CORRIGENDUM

Clémence Macron Centre de Recherches de Climatologie, CNRS/Université de Bourgogne, Dijon, France

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Benjamin Pohl Centre de Recherches de Climatologie, CNRS/Université de Bourgogne, Dijon, France

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Yves Richard Centre de Recherches de Climatologie, CNRS/Université de Bourgogne, Dijon, France

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Miloud Bessafi Laboratoire d’Energétique, d’Electronique et Procédés, Université de la Réunion, Réunion, France

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Corresponding author address: Clémence Macron, Centre de Recherches de Climatologie, CNRS/Université de Bourgogne, 6 Bd. Gabriel, 21000 Dijon, France. E-mail: clemence.macron@u-bourgogne.fr

Corresponding author address: Clémence Macron, Centre de Recherches de Climatologie, CNRS/Université de Bourgogne, 6 Bd. Gabriel, 21000 Dijon, France. E-mail: clemence.macron@u-bourgogne.fr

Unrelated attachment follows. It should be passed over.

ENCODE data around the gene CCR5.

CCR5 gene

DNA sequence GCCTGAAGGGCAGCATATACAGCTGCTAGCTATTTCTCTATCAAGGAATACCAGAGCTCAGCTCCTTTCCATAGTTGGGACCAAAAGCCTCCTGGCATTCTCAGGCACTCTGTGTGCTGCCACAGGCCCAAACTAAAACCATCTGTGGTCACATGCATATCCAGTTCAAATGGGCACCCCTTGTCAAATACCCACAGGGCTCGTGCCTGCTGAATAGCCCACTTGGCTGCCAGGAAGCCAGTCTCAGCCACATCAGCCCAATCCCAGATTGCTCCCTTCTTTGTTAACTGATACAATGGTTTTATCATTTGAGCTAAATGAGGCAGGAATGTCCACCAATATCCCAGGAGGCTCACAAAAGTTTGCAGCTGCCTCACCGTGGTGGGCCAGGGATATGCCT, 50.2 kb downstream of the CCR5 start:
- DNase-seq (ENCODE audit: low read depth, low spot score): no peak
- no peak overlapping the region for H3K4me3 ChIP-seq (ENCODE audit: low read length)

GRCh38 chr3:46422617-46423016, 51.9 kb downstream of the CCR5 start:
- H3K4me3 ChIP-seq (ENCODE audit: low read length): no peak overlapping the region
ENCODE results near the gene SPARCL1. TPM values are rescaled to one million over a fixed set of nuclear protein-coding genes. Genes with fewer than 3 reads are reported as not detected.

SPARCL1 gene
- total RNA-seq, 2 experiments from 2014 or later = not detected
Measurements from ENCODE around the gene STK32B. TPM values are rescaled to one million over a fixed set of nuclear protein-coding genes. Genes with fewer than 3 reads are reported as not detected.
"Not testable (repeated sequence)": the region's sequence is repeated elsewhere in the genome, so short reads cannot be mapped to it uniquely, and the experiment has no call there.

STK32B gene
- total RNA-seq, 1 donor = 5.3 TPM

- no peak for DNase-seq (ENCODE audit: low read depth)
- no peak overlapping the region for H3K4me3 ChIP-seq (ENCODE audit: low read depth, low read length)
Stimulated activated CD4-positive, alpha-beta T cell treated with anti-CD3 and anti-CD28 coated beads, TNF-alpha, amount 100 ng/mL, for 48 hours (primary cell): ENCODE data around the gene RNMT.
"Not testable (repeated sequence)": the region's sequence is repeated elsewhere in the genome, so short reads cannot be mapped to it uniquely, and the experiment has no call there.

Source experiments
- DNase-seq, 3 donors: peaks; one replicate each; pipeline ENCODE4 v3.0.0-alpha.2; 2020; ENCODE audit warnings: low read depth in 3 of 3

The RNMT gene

Figure 3 in Macron et al. (2014) contains an error (a curve showing divergence instead of convergence anomalies).

Fig. 3.
Fig. 3.

Longitudinal profiles of OLR (blue), 200-hPa ZDEF (blue dots), and wind convergence at 200 hPa (red) anomalies for classes 5, 6, and 7, averaged over the 36°–24°S latitudinal band. Blue (orange) shadings denote regions of enhanced (suppressed) convection.

Citation: Journal of Climate 27, 13; 10.1175/JCLI-D-14-00319.1

The correct figure and comments appear below as they should have appeared.

Regions of enhanced (reduced) convection exhibit negative convergence (divergence) anomalies at 200 hPa and vice versa at 850 hPa (not shown), indicating a consistent baroclinic structure favoring deep convection.

We regret any inconvenience this error may have caused.

REFERENCE

Macron, C., B. Pohl, Y. Richard, and M. Bessafi, 2014: How do tropical temperate troughs form and develop over southern Africa? J. Climate, 27, 16331647, doi:10.1175/JCLI-D-13-00175.1.

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  • Macron, C., B. Pohl, Y. Richard, and M. Bessafi, 2014: How do tropical temperate troughs form and develop over southern Africa? J. Climate, 27, 16331647, doi:10.1175/JCLI-D-13-00175.1.

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  • Fig. 3.

    Longitudinal profiles of OLR (blue), 200-hPa ZDEF (blue dots), and wind convergence at 200 hPa (red) anomalies for classes 5, 6, and 7, averaged over the 36°–24°S latitudinal band. Blue (orange) shadings denote regions of enhanced (suppressed) convection.

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